I’m told by some with first-hand experience that Quakers – like any other gathering of human persons – are sometimes given to argument and bad feeling. Nonetheless, wisdom often arises from their foundational willingness to start from the first principle of silence unless and until something of significance arises as potential shared offering.
Too much talk beats some souls, mine included, to death. Occasional sightings of BBC Parliament invariably raise a smile as I observe battle weary “honourable members” and “noble lords” struggling to stay awake on the benches. There are times when I find reading newspapers or watching tv news just too exhausting – and depressing – especially when, as seems to be the case the world-over just now, the “news” involves someone bashing someone else.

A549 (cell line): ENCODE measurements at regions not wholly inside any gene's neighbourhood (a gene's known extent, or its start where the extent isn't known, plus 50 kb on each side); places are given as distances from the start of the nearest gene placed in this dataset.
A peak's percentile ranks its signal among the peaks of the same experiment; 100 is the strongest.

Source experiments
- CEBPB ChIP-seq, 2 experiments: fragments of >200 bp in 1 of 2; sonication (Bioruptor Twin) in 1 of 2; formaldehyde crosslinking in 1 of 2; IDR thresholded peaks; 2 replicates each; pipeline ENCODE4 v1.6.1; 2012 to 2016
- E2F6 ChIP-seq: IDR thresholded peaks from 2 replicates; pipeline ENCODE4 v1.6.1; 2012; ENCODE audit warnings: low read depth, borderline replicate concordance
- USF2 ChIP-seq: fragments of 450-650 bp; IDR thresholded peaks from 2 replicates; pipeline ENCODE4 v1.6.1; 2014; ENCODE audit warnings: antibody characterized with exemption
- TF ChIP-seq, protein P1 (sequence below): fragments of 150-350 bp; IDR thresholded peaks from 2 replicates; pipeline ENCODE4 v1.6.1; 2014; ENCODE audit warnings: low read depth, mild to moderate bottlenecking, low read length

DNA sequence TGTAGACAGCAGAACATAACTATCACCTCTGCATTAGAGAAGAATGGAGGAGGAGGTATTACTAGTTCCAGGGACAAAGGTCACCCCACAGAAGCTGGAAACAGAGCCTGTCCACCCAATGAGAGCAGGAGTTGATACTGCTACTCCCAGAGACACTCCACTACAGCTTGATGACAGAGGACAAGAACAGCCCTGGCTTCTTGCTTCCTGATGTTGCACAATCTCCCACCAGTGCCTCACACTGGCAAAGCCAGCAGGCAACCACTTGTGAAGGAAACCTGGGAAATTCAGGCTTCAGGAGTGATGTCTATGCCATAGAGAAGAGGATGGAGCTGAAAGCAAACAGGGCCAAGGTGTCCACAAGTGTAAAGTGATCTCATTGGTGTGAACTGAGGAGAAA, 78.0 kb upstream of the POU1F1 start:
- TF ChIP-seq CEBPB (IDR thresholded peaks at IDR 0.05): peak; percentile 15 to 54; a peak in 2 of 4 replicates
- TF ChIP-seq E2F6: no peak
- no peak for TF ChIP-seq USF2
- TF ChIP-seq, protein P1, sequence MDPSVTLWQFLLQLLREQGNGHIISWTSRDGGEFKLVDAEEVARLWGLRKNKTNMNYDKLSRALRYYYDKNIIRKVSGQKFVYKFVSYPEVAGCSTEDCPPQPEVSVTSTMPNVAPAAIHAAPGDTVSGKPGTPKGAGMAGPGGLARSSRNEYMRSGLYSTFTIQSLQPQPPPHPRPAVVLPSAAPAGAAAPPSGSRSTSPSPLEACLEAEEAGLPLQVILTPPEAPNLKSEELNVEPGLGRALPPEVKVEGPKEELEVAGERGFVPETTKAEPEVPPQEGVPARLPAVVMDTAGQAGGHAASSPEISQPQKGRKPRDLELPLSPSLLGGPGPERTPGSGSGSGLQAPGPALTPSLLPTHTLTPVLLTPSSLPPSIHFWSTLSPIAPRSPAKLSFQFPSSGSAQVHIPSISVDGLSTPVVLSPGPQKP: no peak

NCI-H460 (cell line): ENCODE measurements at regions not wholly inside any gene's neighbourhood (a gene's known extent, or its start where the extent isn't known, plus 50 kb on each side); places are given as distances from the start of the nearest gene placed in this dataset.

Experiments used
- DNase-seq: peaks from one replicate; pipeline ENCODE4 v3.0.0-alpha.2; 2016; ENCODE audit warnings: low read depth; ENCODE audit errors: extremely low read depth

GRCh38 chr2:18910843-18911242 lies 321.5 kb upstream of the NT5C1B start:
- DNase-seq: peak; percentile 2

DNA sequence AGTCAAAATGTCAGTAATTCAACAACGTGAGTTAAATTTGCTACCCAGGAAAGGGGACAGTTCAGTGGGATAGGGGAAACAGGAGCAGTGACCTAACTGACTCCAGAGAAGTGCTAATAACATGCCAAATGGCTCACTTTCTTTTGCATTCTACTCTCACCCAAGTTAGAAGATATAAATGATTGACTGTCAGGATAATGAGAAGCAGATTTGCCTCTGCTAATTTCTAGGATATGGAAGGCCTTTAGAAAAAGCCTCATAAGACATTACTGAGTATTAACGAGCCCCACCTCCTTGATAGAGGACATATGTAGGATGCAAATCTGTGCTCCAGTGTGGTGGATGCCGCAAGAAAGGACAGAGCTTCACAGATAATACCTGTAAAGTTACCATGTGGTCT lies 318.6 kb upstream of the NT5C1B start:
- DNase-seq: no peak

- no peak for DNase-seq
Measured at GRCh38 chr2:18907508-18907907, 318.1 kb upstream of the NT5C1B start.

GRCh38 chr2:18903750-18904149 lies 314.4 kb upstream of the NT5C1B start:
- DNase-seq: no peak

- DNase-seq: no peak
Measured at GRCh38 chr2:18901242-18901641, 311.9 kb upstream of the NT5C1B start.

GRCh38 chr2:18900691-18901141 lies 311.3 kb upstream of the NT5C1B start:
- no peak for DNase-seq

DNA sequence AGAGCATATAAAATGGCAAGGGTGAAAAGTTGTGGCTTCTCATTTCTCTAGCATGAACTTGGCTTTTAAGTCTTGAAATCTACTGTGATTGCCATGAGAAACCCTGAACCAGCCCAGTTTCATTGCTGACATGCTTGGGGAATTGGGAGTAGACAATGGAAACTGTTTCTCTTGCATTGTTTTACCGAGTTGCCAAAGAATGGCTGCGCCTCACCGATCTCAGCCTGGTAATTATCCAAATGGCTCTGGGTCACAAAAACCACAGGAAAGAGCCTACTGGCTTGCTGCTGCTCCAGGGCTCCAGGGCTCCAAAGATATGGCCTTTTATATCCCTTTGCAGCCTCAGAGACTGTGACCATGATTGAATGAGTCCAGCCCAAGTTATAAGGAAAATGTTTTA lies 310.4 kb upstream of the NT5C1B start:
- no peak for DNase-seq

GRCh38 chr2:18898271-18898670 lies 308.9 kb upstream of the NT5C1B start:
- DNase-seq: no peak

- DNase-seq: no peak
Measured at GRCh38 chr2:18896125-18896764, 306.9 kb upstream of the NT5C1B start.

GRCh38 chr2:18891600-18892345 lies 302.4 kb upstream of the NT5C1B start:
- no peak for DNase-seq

So Robert Lawrence Smith’s Quaker Book of Wisdom has been a tonic for an hour or so today. Amongst “some of the life lessons that I wish someone had shared with me when I was growing up” he offers (page 167)
9. Look for the light of God in every person
It’s easy to see people’s dark side – their petty greeds and prejudices, their selfishness and fear. The challenge that defines our humanity is seeing the divine in other people. In the only sense that really matters, we are all equal; there is that of God in every person. A Quaker of an earlier age asked: “Now that thou knowest, what wilt thou do?” The answer comes as quietly and naturally as the sun’s daily rising: Follow the light within; improve yourself and the world, “as way opens.”
Robert Lawrence Smith
A Quaker Book of Wisdom
Indeed, many important answers arise “quietly and naturally” when we’re not being bombarded with “exclusive scoop” hot air. I’m incorrigibly in favour of the cool pathways of quietness as I live and look daily – for the light.